“I would predict that more and more executives will see this as an opportunity rather than a risk,” he says.

I hope more school administrators will soon discover the possibilities.

image:By Pranav SinghPranav Singh

5 Minds Makes Sense-So Far

I read the first part of Howard Gardner’s Five Minds for the Future last week on the beach.

Many students, Howard Gardner muses, have accumulated plenty of factual information.

They have not, he says, learned to think in a disciplined manner nor–he prefers–about one discipline.

Facts only gain meaning when placed in context. I discovered this first when my students took standardized tests for grammar and punctuation. These good writers did poorly on those bubble sheet tests, much to my dismay. When I discovered the company also administered a true writing test, I asked our Head of School if we could give it. The results validated my belief that my students were, in fact, good writers. On the bubble sheet, they were asked to fill in circles. On the WrAP, the were asked to write.

Our department believes to create good writers, they need to write. Often. Freely. On a variety of topics. And they should be given frequent feedback. We know it works; our alums brag about their writing when they return for visits.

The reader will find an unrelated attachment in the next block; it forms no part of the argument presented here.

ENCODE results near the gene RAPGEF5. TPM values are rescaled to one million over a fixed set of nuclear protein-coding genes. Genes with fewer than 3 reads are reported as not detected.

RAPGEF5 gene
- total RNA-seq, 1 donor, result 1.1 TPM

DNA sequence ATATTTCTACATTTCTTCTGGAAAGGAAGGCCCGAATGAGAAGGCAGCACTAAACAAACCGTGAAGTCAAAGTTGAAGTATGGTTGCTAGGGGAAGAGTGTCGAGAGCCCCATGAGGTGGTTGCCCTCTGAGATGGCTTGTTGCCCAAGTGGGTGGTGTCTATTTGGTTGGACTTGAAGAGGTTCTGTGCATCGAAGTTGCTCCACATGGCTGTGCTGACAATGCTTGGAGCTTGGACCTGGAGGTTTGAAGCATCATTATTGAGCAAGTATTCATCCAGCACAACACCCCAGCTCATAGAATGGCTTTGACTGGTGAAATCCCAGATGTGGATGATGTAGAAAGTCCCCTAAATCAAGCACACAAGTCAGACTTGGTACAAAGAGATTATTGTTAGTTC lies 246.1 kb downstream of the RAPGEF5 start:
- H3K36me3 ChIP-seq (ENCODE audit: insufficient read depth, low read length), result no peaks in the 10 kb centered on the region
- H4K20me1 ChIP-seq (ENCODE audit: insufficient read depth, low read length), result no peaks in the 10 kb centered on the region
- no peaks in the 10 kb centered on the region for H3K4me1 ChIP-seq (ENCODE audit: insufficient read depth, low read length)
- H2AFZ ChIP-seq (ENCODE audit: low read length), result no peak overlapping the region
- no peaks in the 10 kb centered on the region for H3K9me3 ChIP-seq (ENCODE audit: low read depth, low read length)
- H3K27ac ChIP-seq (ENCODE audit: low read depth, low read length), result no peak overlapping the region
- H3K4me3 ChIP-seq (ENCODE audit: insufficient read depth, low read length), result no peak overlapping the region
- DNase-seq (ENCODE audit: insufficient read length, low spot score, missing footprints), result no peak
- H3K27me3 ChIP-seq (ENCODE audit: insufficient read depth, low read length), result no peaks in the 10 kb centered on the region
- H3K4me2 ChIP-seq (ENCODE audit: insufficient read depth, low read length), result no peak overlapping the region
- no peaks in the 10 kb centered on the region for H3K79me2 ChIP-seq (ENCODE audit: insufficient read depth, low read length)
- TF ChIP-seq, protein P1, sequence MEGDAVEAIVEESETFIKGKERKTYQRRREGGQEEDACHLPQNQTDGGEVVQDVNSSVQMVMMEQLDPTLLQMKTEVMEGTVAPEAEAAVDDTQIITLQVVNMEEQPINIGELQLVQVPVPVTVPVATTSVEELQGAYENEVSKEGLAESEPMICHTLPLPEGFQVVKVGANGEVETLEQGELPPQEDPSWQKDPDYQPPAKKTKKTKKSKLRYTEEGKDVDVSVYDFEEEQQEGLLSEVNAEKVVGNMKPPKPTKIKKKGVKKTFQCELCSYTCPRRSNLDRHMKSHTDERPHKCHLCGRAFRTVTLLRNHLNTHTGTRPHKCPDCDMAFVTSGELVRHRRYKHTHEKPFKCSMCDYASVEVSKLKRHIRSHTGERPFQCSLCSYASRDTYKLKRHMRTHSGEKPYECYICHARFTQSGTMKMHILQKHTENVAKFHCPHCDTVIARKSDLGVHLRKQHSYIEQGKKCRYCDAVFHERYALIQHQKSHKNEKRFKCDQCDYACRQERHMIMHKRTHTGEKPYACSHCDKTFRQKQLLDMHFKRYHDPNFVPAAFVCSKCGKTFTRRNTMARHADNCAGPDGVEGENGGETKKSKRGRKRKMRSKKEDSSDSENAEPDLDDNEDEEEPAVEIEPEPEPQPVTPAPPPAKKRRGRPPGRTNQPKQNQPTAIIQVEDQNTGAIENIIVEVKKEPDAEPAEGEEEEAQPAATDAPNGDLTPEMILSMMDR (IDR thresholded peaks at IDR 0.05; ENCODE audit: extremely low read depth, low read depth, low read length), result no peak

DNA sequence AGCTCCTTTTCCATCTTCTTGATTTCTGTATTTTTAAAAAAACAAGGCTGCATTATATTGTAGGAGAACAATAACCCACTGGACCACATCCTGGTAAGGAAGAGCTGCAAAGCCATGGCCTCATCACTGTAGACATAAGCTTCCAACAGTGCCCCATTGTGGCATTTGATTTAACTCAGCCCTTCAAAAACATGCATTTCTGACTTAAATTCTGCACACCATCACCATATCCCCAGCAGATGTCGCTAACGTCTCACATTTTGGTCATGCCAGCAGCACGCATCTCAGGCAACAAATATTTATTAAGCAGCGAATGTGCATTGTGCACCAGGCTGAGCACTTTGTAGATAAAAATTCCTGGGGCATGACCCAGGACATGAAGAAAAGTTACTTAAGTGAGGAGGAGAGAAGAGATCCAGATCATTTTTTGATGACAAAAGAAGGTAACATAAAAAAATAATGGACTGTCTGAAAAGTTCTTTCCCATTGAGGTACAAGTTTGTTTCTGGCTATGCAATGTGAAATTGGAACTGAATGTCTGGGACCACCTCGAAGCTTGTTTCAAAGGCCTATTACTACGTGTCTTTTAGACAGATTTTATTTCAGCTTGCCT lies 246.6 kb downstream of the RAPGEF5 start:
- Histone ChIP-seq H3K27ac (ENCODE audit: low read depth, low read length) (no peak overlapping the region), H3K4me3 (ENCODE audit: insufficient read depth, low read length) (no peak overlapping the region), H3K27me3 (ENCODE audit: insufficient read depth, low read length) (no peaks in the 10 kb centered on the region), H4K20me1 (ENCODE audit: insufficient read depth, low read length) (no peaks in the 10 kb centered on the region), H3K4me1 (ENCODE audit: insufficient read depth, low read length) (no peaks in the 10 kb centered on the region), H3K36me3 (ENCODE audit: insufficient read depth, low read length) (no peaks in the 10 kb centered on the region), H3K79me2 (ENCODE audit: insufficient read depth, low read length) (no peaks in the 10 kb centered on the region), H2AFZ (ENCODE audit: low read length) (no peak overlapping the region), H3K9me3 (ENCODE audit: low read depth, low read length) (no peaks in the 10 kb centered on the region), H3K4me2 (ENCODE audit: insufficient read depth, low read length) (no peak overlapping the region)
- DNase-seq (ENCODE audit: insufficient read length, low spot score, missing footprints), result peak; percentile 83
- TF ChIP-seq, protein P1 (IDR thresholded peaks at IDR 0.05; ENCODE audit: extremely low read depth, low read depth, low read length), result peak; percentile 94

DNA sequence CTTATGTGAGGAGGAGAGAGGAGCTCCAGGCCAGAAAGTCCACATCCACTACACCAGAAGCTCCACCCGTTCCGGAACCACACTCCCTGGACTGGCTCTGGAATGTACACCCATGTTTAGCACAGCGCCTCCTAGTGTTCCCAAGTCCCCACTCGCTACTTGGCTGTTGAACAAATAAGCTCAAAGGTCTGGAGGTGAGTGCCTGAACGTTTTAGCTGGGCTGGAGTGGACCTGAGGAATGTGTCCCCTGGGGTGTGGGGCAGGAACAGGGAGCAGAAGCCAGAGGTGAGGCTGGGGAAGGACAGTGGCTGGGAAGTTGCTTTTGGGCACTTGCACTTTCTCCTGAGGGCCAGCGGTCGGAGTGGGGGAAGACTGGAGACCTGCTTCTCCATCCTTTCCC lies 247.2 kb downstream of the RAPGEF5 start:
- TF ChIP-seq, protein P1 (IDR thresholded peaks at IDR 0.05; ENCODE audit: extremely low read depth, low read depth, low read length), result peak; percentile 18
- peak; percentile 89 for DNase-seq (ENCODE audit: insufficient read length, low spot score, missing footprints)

A problem, Gardner says, is no one appreciates the difference between subject matter and disciplines. Disciplines, he says, represent “a distinctive way of thinking about the world.” He then cites examples as to how literary scholars, scientists, or historians think about the world–and it differs greatly from how teachers tend to teach the subject (pouring information into the students’ heads).

So how do we teach achieve a disciplined mind? He says there are four steps:

1)Identify truly important content or concepts
2)Spend a significant amount of time on them
3)Approach the topics in a variety of ways, and
4) Set up “performances of understanding” that is, give “ample opportunities for students to perform their understandings under a variety of conditions.”

I wanted to yell this across the beach to my husband when I read it last week:

“Here, in brief, is why most standardized measures of learning are of little use; they do not reveal whether the student can actually make use of the classroom material–the subject matter–once she steps outside the door.”

In the future, Gardner says, individuals must also learn “how to synthesize knowledge and how to extend it in new and unfamiliar ways.”

Gardner captures the complexity of teaching, of evaluating teachers based on their students’ progress. Though I certainly understand the need for a framework of broad national standards of some kind, the specific ways we are testing and ranking our students will have devastating long-term effects.

Ok, now I need to go back and read about the “synthesizing, creating, respectful, and ethical” minds. I’m probably breaking all the rules, drawing conclusions about the book before I’ve put much of a dent in it.

The preface also addresses Dan Pink’s book, published around the same time. I’ve also discovered The Good Work site, developed to help gauge the effectiveness of his work.

More later.